that the Ford factory built 1967-vintage 289s using 302 blocks. We are convinced this practice
continued through 1968.
5.0L Roller Tappet Engine Block 5.0L Block with Studs Retaining the Main Caps
This is the late-model, 5.0L roller-tappet
block, an excellent foundation for any
small-block Ford project. It has provisions
for the roller tappets, a one-piece rear-main
seal, and is designed for the serpentine belt
drive in front.
Here’s what you can do with a small-block
Ford. Look at these five main bearings with
studs. This makes the foundation nice and
rigid – good for high-revving bottom ends.
Although a lot of different six-bolt block casting numbers have appeared since 1965, not much
has changed through the years. From 1965-84, 289/302 blocks were virtually the same except
for the cast-in front accessory drive mount on the right-hand side, which first appeared with
the introduction of serpentine belt drive. Another significant change was the one-piece rear
main seal, which first appeared for 1985. Crankshafts are not interchangeable at this point.
Crankshafts with the lip for a two-piece seal will not work in the one-piece seal block. By the
same token, the lipless one-piece seal crank will not work in a two-piece seal block because it
will leak. The lip works hand in hand with the two-piece seal. Without the lip, it’s a leaker.
Installing the crankshaft in the 5.0L Engine Block
John DaLuz of JMC
Motorsports in San Diego,
California, understands the
importance of selecting the
right parts for an engine build.
John’s first question for a
customer is “how do you
intend to drive the car?”
Before you order parts, you
must know how you intend to
use the engine.
351W engine block
This is the 351W block, which
is based on the 289/302
block. Where this block
differs is its taller deck (1.274
inches taller), which allows for
a 1/2-inch longer stroke. This
deck height difference makes
the 351W wider than the
Two types of small-block castings had wider main bearing caps – the 289 High Performance block
and all Mexican-block 289s and 302s. Contrary to what we have all been told through the years, it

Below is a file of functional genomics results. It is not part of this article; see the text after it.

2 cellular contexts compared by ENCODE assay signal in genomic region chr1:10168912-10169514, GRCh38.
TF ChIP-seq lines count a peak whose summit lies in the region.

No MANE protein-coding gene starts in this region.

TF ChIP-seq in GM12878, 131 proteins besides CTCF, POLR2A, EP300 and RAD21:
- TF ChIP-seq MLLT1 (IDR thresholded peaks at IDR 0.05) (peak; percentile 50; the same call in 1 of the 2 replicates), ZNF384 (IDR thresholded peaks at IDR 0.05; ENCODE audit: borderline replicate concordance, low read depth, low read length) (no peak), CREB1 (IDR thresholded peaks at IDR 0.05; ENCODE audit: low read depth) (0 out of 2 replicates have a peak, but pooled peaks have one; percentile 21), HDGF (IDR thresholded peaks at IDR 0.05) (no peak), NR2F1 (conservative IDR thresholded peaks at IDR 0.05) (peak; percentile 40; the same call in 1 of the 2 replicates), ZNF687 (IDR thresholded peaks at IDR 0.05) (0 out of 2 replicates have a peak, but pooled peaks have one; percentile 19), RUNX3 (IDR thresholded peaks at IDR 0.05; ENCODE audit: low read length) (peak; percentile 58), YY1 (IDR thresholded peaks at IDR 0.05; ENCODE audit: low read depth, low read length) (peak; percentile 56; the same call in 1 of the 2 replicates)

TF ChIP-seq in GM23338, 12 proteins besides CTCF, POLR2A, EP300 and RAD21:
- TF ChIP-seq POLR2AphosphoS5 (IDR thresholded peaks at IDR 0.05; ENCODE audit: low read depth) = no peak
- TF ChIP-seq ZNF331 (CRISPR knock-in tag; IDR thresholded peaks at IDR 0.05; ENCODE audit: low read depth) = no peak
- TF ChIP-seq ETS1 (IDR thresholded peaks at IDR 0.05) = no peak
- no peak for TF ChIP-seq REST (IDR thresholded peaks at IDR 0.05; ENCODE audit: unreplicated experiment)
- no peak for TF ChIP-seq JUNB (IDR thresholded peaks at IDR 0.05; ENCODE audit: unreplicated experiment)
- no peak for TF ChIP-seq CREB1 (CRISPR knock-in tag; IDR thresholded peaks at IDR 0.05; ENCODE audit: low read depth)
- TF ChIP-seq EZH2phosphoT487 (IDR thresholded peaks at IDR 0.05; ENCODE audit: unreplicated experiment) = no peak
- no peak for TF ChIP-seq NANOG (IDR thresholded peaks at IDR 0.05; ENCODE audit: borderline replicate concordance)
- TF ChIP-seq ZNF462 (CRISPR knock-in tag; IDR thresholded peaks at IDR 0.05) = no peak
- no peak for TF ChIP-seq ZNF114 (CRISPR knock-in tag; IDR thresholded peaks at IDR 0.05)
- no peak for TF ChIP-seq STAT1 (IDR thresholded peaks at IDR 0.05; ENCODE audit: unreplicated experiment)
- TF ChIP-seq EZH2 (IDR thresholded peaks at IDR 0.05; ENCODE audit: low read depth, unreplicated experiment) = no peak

turns out Mexican blocks are not made of high-nickel iron. They weigh virtually the same as their

U.S. counterparts. The only benefit is the wider main caps we find south of the border.
Previous | Next

This has been a sample page from

How to Rebuild the Small Block Ford How to Rebuild the Small Block Ford
by George Reid
One of the best reference books available for rebuilding the
Ford 221, 260, 289, 302, Boss 302, 351W, 351C, 351M and 400
Over the years, the small-block Ford has remained one of the most
popular and widely used engines on the planet. From the earliest
Fairlanes and Mustangs to the latest Mustangs and light trucks, the
Ford small-block has powered them all. With the amount of aftermarket
support and rebuildable cores out there, you don’t have to worry about
spending an arm and a leg for a quality rebuild – especially if you do
the teardown and assembly yourself. This all-new color edition of How
to Rebuild the Small-Block Ford guides you step by step through a
rebuild, including: planning your rebuild, disassembly and inspection,
choosing the right parts, machine work, assembling your engine, and
first firing and break-in. The Workbench format also gives you helpful
hints and tips on performance upgrades, including cams, heads,
ignition, induction, and more. It also points out problem areas to watch
for, professional builder tips, jobs that need special care or special